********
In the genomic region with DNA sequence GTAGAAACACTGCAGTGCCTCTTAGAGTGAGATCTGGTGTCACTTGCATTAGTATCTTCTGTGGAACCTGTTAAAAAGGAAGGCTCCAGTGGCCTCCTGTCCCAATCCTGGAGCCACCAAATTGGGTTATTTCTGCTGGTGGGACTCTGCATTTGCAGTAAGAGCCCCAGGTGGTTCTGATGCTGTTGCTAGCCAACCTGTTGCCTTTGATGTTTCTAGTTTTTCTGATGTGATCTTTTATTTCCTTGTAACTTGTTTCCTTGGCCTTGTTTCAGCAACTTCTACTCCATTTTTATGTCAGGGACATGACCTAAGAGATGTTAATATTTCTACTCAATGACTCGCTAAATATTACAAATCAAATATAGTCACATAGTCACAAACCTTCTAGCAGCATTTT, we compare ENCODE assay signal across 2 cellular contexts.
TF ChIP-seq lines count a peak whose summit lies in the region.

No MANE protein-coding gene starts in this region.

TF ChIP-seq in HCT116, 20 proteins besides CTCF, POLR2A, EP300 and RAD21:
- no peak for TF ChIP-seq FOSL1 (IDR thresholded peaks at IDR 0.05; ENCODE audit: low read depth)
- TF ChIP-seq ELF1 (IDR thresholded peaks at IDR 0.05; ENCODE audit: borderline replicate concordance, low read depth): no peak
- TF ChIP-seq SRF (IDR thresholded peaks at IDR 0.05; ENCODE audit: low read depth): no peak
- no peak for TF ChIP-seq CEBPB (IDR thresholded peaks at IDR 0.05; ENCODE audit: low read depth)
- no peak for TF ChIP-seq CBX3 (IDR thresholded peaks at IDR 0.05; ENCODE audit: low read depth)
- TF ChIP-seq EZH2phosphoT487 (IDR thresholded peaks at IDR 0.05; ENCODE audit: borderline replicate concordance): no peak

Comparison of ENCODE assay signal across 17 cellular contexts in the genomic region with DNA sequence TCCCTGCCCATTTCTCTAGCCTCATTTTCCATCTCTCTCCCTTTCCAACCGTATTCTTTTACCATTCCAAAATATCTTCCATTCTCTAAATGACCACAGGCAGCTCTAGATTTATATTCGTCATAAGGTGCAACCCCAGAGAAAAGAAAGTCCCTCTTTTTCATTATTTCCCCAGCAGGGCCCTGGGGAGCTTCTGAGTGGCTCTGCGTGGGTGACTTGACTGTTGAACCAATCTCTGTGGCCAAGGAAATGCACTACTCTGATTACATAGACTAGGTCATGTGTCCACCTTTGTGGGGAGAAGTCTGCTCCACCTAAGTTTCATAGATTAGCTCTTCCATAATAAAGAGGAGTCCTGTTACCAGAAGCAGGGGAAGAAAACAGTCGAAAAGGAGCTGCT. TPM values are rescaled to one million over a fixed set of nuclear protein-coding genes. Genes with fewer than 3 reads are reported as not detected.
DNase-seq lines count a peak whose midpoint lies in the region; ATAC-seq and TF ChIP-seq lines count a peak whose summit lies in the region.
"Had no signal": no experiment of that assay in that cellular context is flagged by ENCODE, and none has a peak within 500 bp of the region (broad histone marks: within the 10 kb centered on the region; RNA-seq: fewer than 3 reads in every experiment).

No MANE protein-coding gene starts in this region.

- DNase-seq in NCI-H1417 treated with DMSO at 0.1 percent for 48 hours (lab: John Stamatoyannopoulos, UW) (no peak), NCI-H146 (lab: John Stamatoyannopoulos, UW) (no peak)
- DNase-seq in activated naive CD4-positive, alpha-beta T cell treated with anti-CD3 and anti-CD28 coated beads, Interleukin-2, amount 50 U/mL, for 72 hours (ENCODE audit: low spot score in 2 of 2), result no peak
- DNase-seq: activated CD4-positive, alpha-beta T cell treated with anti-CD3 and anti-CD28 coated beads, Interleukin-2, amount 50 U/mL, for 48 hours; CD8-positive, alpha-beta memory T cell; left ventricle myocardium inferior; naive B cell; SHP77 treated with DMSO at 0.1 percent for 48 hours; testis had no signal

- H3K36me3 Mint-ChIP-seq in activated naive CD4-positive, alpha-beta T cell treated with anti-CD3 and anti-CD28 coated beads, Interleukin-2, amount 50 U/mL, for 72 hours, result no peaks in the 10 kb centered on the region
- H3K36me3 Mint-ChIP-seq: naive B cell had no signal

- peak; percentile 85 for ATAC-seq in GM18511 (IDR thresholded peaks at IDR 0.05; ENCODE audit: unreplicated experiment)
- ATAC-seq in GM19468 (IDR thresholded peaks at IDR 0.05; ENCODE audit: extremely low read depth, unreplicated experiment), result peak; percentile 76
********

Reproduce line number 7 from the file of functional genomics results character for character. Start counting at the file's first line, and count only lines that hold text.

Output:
- TF ChIP-seq SRF (IDR thresholded peaks at IDR 0.05; ENCODE audit: low read depth): no peak